“It also resulted in more than 1,000 requests for a test-drive – which prompted Saturn’s ad agency, Goodby Silverstein & Partners, to start inventing campaigns for its other clients using Google Earth. “Every retail chain will eventually do this,” says Jeff Goodby, co-founder of the San Francisco-based agency.”

“Microsoft has already rolled out ads inside Virtual Earth 3D for major sponsors like Fox and Nissan. Users will soon be able to zoom through virtual versions of real cities with billboards advertising local hotels, restaurants, or day trips.”

What it means: this is really cool but it’s still a very static execution, i.e. more like a TV ad online. The real difference is the IP targetting. I’m sure they’ve done the ads that way to avoid the download problem (you need to install a software in order to use both MSN & Google’s services). But in this case, you can’t really use the service at its fullest (driving directions, etc.). The real 3D mapping killer-app (for advertising) will happen when you don’t have to download anything to navigate in these virtual worlds.

Google Earth & Microsoft Virtual Earth: Some Advertising Examples

Read in this month’s Business 2.0:

“This spring Saturn is looking to roll out a nationwide version of an online ad for its new Aura sedan built on Google Earth technology. Web users don’t have to download the mapping software; they just watch as the screen zooms all the way down from space into the nearest Saturn dealership – located by their IP address – where a salesman offers them a test-drive. A beta version of the ad, targeted at just six U.S. cities, received millions of click-throughs, according to Gokul Rajaram, product management director for Google AdSense. (You can view this 3-d ad here.)”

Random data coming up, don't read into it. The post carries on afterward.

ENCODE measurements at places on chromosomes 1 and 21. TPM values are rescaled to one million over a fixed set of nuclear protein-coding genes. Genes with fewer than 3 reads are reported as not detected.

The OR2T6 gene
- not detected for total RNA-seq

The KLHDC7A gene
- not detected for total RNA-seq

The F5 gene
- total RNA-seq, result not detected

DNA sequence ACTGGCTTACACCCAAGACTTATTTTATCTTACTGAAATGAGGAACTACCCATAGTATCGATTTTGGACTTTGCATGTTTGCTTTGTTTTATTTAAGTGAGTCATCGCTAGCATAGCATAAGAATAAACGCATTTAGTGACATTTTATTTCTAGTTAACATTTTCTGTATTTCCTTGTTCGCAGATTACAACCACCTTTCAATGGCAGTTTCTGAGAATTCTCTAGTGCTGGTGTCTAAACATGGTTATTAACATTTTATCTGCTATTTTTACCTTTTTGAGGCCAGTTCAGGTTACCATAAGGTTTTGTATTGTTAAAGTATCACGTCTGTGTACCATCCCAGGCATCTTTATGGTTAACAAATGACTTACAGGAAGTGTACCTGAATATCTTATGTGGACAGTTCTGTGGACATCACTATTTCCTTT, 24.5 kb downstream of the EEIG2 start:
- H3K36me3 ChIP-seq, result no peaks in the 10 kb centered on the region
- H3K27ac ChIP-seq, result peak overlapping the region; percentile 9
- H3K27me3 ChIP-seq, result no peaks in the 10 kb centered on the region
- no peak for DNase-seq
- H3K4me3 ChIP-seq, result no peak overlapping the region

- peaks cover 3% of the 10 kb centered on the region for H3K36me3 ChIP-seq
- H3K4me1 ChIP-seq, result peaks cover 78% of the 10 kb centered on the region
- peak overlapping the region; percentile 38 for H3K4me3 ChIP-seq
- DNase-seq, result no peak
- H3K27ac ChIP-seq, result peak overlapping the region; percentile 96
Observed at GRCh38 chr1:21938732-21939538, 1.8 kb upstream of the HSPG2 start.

“It also resulted in more than 1,000 requests for a test-drive – which prompted Saturn’s ad agency, Goodby Silverstein & Partners, to start inventing campaigns for its other clients using Google Earth. “Every retail chain will eventually do this,” says Jeff Goodby, co-founder of the San Francisco-based agency.”

“Microsoft has already rolled out ads inside Virtual Earth 3D for major sponsors like Fox and Nissan. Users will soon be able to zoom through virtual versions of real cities with billboards advertising local hotels, restaurants, or day trips.”

What it means: this is really cool but it’s still a very static execution, i.e. more like a TV ad online. The real difference is the IP targetting. I’m sure they’ve done the ads that way to avoid the download problem (you need to install a software in order to use both MSN & Google’s services). But in this case, you can’t really use the service at its fullest (driving directions, etc.). The real 3D mapping killer-app (for advertising) will happen when you don’t have to download anything to navigate in these virtual worlds.

Meta-Praized: ComScore & Privacy, TV Networks Discuss YouTube Rival, Four Google Improvements, LiveDeal.com, Yahoo & FaceBook, Skype Reorg, BidNearby

Meta-Praized is a collection of links & stories we’ve “dugg” on Digg.com in the last 7 days. Feel free to add us as a friend: PraizedDotCom .

Meta-Praized: ComScore & Privacy, TV Networks Discuss YouTube Rival, Four Google Improvements, LiveDeal.com, Yahoo & FaceBook, Skype Reorg, BidNearby

Meta-Praized is a collection of links & stories we’ve “dugg” on Digg.com in the last 7 days. Feel free to add us as a friend: PraizedDotCom .